Why is black skin good in hot climates?
How does black skin give better survival in hot places? Black colour absorbs heat while white colour reflects it, then black colour at hot places should burn the skin, but actually it is not so. Why?
Kat - Well, basically, this all boils down to a pigment called melanin. This is the dark pigment - if you're fair skinned, you can see it in your moles; if you're dark skinned, you have a lot of melanin all over your skin. And melanin is almost like the body's natural sunscreen, it helps to protect you against the damage that ultra-violet light can do.
This means that people from countries that have dark skin, they're actually much less likely to get skin cancer. Us people with very fair, pale skin, when we're exposed to a lot of sun, a lot of ultra-violet radiation, our chances of getting skin cancer are actually much higher because the UV light from the sun can really penetrate into the skin. Whereas if you have dark skin, the melanin helps to protect you.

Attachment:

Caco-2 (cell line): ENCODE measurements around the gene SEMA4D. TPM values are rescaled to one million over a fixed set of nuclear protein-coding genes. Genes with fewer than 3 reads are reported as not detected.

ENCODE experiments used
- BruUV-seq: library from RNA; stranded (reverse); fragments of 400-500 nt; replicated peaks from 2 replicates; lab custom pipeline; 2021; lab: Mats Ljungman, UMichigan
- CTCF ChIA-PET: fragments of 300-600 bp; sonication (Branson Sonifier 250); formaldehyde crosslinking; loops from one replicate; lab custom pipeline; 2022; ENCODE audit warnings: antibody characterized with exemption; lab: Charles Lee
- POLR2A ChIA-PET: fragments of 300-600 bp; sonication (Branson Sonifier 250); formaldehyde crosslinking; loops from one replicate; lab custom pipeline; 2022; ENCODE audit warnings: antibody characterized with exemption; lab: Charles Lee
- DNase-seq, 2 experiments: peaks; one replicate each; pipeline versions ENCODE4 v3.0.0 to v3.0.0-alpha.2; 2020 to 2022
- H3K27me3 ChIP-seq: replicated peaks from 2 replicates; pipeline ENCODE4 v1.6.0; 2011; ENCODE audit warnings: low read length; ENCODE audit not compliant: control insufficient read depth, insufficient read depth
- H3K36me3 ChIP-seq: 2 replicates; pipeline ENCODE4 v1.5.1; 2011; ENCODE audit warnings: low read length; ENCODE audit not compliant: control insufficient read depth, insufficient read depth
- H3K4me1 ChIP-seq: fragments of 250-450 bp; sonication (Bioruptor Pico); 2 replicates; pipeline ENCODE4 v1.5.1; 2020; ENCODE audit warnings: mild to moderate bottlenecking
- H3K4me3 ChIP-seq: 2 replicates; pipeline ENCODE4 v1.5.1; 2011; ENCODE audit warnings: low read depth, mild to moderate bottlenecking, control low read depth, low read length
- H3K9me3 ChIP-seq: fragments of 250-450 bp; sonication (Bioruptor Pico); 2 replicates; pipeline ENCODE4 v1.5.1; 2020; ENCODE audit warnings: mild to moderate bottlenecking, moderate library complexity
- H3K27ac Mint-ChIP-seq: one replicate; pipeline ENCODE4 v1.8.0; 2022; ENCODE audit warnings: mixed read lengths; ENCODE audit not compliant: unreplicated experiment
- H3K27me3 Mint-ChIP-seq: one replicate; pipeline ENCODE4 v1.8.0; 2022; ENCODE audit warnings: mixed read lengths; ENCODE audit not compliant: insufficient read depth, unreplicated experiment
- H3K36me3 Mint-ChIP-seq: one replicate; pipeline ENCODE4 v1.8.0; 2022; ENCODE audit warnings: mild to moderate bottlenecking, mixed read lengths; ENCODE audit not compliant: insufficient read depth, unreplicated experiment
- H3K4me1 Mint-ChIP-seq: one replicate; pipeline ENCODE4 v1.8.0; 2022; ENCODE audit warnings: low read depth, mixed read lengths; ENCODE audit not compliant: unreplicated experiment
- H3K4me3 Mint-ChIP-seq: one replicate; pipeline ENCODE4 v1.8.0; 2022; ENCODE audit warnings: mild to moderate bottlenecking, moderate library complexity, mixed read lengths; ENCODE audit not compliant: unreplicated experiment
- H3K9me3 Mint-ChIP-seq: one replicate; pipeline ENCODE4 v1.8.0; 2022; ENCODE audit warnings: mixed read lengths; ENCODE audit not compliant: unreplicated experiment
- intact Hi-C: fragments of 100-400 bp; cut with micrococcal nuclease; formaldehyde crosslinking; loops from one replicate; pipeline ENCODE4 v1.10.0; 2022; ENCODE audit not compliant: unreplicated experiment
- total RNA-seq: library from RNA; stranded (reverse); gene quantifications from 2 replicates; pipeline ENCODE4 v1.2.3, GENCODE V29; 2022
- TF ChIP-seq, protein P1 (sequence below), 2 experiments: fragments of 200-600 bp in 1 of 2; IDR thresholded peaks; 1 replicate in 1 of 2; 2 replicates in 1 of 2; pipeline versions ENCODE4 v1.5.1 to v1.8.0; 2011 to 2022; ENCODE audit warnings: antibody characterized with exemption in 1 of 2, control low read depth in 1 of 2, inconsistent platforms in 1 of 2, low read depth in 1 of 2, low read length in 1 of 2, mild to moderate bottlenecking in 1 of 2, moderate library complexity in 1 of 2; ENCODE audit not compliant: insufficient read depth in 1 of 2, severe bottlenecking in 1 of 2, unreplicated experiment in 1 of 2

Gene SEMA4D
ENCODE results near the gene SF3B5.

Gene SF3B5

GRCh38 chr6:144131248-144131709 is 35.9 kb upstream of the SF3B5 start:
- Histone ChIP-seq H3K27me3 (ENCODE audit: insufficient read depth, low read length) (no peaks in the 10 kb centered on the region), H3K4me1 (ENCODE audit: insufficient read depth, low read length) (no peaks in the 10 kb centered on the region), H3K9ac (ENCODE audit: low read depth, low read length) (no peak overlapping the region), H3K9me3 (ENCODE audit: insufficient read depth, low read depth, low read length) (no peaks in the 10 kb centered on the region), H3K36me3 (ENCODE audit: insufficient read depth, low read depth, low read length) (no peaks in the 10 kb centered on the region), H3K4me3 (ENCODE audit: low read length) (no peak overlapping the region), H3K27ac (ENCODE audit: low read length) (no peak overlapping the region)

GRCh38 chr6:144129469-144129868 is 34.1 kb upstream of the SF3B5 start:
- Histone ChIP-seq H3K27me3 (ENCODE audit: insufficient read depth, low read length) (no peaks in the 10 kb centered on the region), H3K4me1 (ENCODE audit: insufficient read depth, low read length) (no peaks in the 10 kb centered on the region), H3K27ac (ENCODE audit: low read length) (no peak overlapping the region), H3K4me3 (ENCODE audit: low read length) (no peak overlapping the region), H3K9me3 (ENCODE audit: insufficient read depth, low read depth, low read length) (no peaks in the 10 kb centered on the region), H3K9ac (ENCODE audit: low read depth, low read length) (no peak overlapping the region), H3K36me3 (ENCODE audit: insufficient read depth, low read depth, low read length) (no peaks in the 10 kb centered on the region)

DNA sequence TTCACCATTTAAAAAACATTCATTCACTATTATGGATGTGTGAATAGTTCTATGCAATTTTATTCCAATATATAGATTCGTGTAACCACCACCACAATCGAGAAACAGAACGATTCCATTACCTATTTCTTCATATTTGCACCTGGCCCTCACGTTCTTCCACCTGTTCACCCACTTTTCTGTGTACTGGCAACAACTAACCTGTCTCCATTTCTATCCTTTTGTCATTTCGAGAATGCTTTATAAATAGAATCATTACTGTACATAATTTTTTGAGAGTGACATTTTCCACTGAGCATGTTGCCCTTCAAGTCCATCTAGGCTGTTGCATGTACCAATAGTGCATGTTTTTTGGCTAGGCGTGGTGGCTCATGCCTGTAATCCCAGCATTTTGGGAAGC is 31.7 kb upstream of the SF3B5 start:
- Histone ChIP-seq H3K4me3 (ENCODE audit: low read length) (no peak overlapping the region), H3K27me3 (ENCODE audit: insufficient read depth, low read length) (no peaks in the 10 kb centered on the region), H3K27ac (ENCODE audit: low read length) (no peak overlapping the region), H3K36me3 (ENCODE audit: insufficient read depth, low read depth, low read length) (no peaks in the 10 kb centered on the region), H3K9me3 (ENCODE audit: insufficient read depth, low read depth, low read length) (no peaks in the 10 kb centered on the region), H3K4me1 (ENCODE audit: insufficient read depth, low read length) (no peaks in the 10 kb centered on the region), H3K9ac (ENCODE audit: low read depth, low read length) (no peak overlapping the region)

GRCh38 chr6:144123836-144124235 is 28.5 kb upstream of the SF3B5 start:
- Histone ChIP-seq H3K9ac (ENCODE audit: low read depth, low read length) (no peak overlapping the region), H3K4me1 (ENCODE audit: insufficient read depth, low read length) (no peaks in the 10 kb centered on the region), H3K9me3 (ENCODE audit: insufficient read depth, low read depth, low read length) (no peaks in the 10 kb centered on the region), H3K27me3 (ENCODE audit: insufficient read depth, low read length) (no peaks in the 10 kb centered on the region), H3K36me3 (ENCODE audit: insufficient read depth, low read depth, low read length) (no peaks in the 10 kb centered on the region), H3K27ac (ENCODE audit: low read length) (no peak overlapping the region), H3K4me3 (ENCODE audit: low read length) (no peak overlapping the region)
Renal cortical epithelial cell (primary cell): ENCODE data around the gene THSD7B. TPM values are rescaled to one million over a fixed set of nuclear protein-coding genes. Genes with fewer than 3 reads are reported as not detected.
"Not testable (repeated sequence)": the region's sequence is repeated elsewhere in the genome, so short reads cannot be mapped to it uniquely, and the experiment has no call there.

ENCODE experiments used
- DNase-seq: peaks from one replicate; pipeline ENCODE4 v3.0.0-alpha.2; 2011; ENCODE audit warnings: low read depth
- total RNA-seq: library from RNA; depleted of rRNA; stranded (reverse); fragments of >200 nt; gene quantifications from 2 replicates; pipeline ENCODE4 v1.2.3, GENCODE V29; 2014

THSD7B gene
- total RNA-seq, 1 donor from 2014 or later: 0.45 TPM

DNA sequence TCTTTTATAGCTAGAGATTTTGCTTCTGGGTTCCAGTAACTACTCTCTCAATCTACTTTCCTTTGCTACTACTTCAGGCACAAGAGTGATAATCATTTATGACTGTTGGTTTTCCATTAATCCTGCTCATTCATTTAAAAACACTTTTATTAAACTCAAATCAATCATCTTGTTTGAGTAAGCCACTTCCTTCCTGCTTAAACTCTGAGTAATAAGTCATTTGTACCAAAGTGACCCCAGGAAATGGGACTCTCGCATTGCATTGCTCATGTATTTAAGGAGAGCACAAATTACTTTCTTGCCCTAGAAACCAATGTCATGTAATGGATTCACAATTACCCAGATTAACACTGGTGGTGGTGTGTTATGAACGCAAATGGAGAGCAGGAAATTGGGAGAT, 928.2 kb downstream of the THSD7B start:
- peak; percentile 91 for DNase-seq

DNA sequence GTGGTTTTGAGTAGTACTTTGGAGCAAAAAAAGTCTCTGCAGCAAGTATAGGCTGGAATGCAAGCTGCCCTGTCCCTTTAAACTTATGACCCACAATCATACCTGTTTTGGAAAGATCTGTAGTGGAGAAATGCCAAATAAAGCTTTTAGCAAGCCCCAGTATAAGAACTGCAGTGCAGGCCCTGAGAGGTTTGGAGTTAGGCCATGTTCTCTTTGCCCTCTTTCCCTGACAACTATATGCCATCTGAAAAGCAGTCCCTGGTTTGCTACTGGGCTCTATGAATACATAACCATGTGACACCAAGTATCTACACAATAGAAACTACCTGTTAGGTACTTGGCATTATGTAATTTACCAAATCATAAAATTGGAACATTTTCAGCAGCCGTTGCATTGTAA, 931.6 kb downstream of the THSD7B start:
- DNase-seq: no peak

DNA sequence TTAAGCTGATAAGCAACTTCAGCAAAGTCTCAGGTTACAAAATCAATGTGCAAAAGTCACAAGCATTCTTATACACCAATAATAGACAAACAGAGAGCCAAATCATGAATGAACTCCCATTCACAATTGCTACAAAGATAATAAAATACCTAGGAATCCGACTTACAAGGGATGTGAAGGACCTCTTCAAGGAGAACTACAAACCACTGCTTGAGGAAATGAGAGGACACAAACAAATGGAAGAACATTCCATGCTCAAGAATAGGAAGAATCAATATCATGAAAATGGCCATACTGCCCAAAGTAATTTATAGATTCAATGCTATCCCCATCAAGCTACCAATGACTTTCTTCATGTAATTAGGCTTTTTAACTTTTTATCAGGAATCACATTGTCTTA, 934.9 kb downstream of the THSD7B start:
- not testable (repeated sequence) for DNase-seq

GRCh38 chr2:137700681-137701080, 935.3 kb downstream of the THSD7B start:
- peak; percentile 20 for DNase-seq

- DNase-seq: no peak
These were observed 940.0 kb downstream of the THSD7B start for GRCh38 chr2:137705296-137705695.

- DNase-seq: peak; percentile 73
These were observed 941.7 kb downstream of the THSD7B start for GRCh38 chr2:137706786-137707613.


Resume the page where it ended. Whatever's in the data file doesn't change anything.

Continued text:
There's also an interesting argument, some recent evidence, from Nina Jablonski; we heard her talking on the show recently about this, that very deep ultra-violet radiation can actually break down folic acid, folate, in your body. Obviously, you need to protect yourself against this happening because folate is really important for healthy metabolism and also for making healthy babies.
So it's probably a natural defence mechanism that's evolved in people from countries where it's very hot to tend to have dark skin and lots of melanin to protect you.